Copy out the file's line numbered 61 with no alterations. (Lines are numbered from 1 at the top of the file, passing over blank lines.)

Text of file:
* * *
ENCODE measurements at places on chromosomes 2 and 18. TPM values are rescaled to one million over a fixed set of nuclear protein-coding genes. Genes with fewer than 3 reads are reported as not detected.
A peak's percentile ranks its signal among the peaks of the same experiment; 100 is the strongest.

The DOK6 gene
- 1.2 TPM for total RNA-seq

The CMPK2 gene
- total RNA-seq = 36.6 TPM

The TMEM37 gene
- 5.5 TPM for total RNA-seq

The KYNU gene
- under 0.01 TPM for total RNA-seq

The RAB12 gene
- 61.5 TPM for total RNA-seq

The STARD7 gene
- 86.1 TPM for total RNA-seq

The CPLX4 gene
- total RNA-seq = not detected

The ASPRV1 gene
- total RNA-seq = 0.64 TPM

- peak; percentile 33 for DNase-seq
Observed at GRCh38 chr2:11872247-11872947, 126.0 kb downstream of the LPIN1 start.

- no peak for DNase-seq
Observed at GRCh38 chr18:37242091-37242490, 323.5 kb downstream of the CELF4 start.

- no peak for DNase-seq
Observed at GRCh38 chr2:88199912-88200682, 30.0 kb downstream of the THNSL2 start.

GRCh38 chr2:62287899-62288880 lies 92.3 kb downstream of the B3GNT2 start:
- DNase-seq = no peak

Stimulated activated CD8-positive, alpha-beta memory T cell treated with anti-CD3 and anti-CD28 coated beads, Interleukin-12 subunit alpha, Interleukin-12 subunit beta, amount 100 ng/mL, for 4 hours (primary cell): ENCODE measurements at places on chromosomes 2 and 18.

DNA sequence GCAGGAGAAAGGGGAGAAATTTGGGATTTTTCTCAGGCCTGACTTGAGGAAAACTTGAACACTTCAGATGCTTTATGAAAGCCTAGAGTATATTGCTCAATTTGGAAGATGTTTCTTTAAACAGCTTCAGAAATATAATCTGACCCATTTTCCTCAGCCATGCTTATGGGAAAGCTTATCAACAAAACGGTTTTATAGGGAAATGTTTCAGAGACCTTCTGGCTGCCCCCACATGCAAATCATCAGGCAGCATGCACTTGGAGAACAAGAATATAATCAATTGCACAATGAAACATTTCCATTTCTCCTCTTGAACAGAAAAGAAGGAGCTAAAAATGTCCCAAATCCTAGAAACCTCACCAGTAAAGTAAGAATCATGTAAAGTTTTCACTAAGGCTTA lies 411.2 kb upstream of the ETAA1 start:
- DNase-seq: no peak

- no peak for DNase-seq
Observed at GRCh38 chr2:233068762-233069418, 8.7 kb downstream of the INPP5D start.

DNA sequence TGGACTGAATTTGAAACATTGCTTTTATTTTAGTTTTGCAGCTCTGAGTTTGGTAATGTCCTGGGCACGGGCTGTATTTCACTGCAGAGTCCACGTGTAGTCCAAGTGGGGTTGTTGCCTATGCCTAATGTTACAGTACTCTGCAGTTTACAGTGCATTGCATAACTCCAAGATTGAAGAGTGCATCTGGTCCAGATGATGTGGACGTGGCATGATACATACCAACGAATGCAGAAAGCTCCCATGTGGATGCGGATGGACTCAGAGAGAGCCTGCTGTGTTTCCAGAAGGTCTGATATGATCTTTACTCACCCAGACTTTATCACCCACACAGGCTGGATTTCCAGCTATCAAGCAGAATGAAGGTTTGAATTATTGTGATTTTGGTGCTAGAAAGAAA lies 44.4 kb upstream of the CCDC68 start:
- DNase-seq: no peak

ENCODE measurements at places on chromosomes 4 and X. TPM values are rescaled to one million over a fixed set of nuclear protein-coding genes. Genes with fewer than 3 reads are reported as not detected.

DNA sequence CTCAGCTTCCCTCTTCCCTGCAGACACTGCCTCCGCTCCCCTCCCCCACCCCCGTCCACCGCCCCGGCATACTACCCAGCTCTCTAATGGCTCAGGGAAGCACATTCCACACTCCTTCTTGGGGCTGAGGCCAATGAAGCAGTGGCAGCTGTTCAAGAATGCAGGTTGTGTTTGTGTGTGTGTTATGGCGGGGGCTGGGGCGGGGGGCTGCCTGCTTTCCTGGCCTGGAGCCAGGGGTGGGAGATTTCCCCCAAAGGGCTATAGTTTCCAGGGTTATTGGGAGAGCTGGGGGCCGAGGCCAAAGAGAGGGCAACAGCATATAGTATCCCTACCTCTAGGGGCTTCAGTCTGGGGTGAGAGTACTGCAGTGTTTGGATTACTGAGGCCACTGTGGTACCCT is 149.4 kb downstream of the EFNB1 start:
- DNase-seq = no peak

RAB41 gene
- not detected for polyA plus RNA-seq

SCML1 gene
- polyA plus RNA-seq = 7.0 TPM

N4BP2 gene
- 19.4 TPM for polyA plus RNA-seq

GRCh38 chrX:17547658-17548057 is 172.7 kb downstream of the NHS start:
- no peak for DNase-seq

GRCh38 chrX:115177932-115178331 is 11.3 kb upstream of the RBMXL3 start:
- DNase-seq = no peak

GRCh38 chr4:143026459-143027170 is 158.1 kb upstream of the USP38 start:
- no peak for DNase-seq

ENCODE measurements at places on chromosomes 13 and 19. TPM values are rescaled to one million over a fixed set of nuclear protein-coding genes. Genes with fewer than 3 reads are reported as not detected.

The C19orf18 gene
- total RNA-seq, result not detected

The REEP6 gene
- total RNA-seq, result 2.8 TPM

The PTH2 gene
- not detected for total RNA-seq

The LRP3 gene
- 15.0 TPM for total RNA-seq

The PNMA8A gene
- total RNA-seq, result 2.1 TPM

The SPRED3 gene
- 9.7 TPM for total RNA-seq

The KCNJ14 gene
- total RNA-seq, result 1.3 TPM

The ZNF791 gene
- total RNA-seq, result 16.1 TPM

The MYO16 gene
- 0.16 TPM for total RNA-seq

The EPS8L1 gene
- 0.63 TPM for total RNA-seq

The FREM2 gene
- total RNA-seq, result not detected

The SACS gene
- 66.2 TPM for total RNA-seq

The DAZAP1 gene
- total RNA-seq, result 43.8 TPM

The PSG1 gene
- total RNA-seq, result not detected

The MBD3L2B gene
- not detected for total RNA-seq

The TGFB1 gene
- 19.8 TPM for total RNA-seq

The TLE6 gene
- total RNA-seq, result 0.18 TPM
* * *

- 9.7 TPM for total RNA-seq